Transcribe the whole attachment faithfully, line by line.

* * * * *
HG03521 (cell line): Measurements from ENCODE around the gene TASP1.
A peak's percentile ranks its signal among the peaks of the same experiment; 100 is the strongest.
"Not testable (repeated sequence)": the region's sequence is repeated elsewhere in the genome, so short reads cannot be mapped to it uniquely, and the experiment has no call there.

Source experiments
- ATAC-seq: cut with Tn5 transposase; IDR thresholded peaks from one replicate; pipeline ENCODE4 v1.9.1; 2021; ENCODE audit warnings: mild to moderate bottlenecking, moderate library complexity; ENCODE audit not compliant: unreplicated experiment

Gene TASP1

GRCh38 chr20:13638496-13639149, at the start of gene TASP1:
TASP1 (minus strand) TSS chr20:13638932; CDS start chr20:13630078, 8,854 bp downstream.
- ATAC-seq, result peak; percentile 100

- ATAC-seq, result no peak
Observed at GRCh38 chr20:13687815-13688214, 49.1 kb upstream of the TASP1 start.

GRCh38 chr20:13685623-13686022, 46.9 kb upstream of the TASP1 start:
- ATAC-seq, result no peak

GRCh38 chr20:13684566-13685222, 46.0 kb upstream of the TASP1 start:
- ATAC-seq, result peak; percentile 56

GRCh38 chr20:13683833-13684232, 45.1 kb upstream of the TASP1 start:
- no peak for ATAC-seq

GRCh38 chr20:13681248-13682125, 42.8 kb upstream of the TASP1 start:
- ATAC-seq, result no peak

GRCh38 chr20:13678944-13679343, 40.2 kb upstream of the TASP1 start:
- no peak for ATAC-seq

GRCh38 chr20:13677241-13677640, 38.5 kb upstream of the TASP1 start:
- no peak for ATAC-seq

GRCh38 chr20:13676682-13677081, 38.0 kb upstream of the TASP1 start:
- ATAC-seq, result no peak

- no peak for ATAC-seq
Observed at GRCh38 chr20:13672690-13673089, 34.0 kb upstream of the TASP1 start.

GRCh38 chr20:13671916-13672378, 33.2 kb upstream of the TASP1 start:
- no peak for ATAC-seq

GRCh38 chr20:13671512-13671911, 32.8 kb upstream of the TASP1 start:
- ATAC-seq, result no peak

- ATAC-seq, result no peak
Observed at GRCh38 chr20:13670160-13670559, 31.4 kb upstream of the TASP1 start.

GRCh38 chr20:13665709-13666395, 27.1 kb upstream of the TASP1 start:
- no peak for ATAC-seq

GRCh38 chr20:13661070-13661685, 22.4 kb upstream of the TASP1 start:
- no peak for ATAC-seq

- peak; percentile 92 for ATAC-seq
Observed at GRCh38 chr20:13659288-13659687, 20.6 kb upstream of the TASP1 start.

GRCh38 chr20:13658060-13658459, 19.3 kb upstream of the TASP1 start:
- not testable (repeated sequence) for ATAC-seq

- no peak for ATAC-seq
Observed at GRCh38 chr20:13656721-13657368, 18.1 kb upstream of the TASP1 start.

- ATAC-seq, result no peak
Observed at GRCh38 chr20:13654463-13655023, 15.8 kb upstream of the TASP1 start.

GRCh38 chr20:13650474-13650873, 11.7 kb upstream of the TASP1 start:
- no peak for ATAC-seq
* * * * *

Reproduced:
HG03521 (cell line): Measurements from ENCODE around the gene TASP1.
A peak's percentile ranks its signal among the peaks of the same experiment; 100 is the strongest.
"Not testable (repeated sequence)": the region's sequence is repeated elsewhere in the genome, so short reads cannot be mapped to it uniquely, and the experiment has no call there.

Source experiments
- ATAC-seq: cut with Tn5 transposase; IDR thresholded peaks from one replicate; pipeline ENCODE4 v1.9.1; 2021; ENCODE audit warnings: mild to moderate bottlenecking, moderate library complexity; ENCODE audit not compliant: unreplicated experiment

Gene TASP1

GRCh38 chr20:13638496-13639149, at the start of gene TASP1:
TASP1 (minus strand) TSS chr20:13638932; CDS start chr20:13630078, 8,854 bp downstream.
- ATAC-seq, result peak; percentile 100

- ATAC-seq, result no peak
Observed at GRCh38 chr20:13687815-13688214, 49.1 kb upstream of the TASP1 start.

GRCh38 chr20:13685623-13686022, 46.9 kb upstream of the TASP1 start:
- ATAC-seq, result no peak

GRCh38 chr20:13684566-13685222, 46.0 kb upstream of the TASP1 start:
- ATAC-seq, result peak; percentile 56

GRCh38 chr20:13683833-13684232, 45.1 kb upstream of the TASP1 start:
- no peak for ATAC-seq

GRCh38 chr20:13681248-13682125, 42.8 kb upstream of the TASP1 start:
- ATAC-seq, result no peak

GRCh38 chr20:13678944-13679343, 40.2 kb upstream of the TASP1 start:
- no peak for ATAC-seq

GRCh38 chr20:13677241-13677640, 38.5 kb upstream of the TASP1 start:
- no peak for ATAC-seq

GRCh38 chr20:13676682-13677081, 38.0 kb upstream of the TASP1 start:
- ATAC-seq, result no peak

- no peak for ATAC-seq
Observed at GRCh38 chr20:13672690-13673089, 34.0 kb upstream of the TASP1 start.

GRCh38 chr20:13671916-13672378, 33.2 kb upstream of the TASP1 start:
- no peak for ATAC-seq

GRCh38 chr20:13671512-13671911, 32.8 kb upstream of the TASP1 start:
- ATAC-seq, result no peak

- ATAC-seq, result no peak
Observed at GRCh38 chr20:13670160-13670559, 31.4 kb upstream of the TASP1 start.

GRCh38 chr20:13665709-13666395, 27.1 kb upstream of the TASP1 start:
- no peak for ATAC-seq

GRCh38 chr20:13661070-13661685, 22.4 kb upstream of the TASP1 start:
- no peak for ATAC-seq

- peak; percentile 92 for ATAC-seq
Observed at GRCh38 chr20:13659288-13659687, 20.6 kb upstream of the TASP1 start.

GRCh38 chr20:13658060-13658459, 19.3 kb upstream of the TASP1 start:
- not testable (repeated sequence) for ATAC-seq

- no peak for ATAC-seq
Observed at GRCh38 chr20:13656721-13657368, 18.1 kb upstream of the TASP1 start.

- ATAC-seq, result no peak
Observed at GRCh38 chr20:13654463-13655023, 15.8 kb upstream of the TASP1 start.

GRCh38 chr20:13650474-13650873, 11.7 kb upstream of the TASP1 start:
- no peak for ATAC-seq